Being a good person? Is that John the Baptist’s message? Who can possibly be a good enough person to be saved? And if you think that “being good enough” will get you into heaven, you’ll never get in!

See, this is John’s point. This is how John is fulfilling his mission to prepare the world for the coming of Jesus, the world’s Savior: by convincing the world that they really need a Savior! 

How desperately we still need John’s message! One time, a fellow pastor said—about yours truly—“All you ever talk about is sin, sin, sin!” Can you believe it? The nerve… Wait a second, this pastor had a point… I do talk about sin a lot! Why do I do this? Because… before we’re ready and able to receive Jesus as our Savior, we need to understand why we need one in the first place! And that’s because of sin. Understanding why we need a Savior is the first half the gospel! That’s why John the Baptist had to come to prepare the way! Before we can hear the Good News, we need to hear the Bad News! We first need to let ourselves be condemned by John the Baptist, to be condemned by the Old Testament, to be condemned by the Ten Commandments, to be condemned by God’s law, until we’re convinced—finally—as the Bible says, that “all our righteousnesses are as filthy rags”!

And that’s the ultimate purpose of God’s law: As Paul writes, “For no one can ever be made right with God by doing what the law commands. The law simply shows us how sinful we are.”[1] Romans 3:20.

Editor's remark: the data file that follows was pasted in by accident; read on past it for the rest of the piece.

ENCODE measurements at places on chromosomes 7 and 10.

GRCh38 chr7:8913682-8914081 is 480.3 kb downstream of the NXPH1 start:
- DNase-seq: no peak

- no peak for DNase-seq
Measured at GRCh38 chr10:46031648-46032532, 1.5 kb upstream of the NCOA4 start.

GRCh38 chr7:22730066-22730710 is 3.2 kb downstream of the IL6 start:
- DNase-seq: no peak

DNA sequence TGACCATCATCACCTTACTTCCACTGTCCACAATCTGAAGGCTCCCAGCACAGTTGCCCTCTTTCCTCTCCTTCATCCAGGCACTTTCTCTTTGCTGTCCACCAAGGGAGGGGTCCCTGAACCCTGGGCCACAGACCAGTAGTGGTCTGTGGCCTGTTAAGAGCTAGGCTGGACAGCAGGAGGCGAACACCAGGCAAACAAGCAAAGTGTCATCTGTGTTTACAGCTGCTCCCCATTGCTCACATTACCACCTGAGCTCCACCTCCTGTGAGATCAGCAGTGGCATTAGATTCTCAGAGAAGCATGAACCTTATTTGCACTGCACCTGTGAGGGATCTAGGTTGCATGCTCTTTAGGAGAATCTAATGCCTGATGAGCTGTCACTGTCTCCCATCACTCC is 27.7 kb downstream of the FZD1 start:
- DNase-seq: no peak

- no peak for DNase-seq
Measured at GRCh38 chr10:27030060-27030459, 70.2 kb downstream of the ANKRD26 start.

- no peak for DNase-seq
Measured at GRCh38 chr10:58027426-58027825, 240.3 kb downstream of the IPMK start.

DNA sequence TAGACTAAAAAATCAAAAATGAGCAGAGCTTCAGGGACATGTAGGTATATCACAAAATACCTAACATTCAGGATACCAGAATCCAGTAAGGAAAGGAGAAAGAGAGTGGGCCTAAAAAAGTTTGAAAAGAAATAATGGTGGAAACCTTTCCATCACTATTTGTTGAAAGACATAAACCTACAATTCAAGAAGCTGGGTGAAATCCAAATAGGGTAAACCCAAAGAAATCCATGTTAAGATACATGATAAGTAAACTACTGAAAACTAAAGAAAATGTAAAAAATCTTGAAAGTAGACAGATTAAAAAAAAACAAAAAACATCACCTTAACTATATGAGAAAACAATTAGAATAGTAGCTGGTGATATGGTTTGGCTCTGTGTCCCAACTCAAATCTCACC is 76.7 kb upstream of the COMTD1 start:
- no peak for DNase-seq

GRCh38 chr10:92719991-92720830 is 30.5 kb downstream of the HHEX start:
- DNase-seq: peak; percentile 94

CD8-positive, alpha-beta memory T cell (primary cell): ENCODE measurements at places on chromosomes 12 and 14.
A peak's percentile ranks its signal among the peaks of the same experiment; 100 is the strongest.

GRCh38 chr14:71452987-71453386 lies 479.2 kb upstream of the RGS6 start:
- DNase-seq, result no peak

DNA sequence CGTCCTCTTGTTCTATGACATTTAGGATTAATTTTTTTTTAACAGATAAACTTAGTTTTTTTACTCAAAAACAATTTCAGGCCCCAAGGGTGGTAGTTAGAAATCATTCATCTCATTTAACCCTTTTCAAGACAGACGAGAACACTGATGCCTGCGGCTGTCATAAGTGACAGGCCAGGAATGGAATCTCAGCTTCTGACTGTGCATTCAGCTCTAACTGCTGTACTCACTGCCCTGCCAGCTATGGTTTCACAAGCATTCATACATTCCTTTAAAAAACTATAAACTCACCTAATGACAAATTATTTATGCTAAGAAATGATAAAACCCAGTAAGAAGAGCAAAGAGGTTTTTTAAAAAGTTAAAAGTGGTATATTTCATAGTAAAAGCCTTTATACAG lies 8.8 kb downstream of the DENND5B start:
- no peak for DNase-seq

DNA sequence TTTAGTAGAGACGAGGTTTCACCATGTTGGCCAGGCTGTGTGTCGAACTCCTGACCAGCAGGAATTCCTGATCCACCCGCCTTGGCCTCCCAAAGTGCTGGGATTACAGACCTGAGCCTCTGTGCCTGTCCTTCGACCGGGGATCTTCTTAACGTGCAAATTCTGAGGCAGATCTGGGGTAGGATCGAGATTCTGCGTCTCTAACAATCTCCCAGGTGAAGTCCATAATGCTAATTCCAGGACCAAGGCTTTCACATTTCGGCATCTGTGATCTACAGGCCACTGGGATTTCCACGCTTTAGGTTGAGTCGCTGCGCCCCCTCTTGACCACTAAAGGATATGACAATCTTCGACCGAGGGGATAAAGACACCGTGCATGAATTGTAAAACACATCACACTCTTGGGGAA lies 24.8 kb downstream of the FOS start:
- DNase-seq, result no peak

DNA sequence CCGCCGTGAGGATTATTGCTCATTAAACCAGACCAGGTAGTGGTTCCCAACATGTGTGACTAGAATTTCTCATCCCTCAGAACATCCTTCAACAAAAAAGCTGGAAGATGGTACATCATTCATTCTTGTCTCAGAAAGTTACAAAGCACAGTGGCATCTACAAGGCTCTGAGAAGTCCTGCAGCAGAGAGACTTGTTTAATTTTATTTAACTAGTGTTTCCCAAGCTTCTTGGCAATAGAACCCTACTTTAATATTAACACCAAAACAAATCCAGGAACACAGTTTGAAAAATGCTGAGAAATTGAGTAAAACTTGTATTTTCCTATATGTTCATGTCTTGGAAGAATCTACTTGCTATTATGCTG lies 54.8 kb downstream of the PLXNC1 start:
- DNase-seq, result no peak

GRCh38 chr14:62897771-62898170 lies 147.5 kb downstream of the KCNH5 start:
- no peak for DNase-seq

This is why one theologian said, “What stands between us and God is not so much our sins as our damnable good works!” Or as another pastor said, “God requires nothing of us to be saved. The problem is, we don’t come to God with nothing. We come to God with something… “Look at me, God. Here’s why you should let me have eternal life… because I’ve been so good!” Yet I fear that some of you are prepared to tell God that when you meet him in Final Judgment. If so, please repent! Repent of your false security that your good works will save you… or your church attendance… or the fact that you grew up in a Christian home… or that you were baptized as a baby… or that you went through confirmation class when you were 12… or that you walked down an aisle and prayed a “sinner’s prayer” one time, before you went on to live a life just as you pleased. None of those things by themselves will save you. So heed John the Baptist’s message and repent!

And once you do, you can hear this good news in verse 9: “And do not presume to say to yourselves, ‘We have Abraham as our father,’ for I tell you, God is able from these stones to raise up children for Abraham.’”

Wait… you say, “How is that good news?” Because God is able to transform stones into his children who love him and have eternal life. Which means, if he can do that with stones, guess what? He can do that with one particular stone named Brent White. And he has done it. And he can do that with you, too! But John’s right… it’s going to take a miracle! And fortunately, that’s precisely what God did through his Son Jesus.